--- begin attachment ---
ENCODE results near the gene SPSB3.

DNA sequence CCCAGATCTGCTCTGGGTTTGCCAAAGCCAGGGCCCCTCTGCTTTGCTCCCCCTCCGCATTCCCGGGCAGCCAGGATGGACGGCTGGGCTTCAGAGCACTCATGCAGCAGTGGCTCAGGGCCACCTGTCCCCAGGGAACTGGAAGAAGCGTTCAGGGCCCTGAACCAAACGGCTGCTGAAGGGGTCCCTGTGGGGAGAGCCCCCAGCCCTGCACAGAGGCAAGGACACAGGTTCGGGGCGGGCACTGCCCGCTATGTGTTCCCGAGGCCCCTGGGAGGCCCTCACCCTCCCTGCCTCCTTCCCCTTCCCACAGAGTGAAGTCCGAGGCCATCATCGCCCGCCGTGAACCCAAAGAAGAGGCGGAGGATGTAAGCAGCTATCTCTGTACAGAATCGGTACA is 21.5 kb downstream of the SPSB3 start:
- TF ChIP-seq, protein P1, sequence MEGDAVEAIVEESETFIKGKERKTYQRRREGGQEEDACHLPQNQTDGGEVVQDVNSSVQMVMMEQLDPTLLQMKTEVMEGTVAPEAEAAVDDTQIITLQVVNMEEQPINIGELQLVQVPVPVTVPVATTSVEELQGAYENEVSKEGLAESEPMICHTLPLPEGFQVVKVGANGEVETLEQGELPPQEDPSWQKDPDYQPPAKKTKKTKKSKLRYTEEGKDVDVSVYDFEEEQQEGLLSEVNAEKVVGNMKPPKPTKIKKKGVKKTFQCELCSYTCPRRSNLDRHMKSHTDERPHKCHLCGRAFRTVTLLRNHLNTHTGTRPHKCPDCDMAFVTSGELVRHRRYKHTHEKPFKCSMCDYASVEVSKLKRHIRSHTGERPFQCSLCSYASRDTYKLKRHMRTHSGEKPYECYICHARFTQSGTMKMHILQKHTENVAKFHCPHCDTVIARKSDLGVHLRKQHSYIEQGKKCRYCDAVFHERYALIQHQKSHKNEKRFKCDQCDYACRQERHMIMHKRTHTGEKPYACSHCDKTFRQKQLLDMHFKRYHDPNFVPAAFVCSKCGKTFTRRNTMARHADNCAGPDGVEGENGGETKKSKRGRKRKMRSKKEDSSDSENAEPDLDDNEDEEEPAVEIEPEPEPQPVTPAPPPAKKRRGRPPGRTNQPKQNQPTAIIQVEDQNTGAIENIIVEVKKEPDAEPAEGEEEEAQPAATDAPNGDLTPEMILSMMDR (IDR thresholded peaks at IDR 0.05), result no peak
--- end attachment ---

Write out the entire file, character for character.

ENCODE results near the gene SPSB3.

DNA sequence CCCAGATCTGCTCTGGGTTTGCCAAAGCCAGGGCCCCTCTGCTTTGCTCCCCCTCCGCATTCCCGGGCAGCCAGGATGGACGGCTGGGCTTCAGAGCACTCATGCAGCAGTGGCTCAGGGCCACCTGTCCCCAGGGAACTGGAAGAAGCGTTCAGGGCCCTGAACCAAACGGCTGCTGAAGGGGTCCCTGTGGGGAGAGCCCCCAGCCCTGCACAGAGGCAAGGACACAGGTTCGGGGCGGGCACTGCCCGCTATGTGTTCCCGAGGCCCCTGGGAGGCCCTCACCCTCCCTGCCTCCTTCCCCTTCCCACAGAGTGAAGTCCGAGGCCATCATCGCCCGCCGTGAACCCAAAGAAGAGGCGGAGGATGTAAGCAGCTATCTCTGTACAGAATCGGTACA is 21.5 kb downstream of the SPSB3 start:
- TF ChIP-seq, protein P1, sequence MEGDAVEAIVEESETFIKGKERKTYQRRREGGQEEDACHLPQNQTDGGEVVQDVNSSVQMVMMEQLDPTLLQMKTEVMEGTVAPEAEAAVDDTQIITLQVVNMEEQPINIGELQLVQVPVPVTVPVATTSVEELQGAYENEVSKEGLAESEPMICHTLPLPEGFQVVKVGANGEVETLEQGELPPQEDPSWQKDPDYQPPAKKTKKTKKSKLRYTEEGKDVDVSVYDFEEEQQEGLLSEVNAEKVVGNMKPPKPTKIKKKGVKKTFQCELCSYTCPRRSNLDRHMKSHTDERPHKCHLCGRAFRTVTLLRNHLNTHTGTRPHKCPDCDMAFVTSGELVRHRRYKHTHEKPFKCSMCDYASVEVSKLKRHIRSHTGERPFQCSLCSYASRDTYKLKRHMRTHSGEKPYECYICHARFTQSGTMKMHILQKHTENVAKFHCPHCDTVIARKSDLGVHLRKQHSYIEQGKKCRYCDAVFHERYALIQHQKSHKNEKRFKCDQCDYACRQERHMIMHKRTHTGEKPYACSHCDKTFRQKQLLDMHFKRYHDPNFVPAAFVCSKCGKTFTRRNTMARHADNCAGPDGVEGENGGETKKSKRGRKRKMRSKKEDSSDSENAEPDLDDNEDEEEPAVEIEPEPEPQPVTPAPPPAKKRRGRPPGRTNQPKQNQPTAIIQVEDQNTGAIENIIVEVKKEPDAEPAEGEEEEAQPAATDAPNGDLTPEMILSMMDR (IDR thresholded peaks at IDR 0.05), result no peak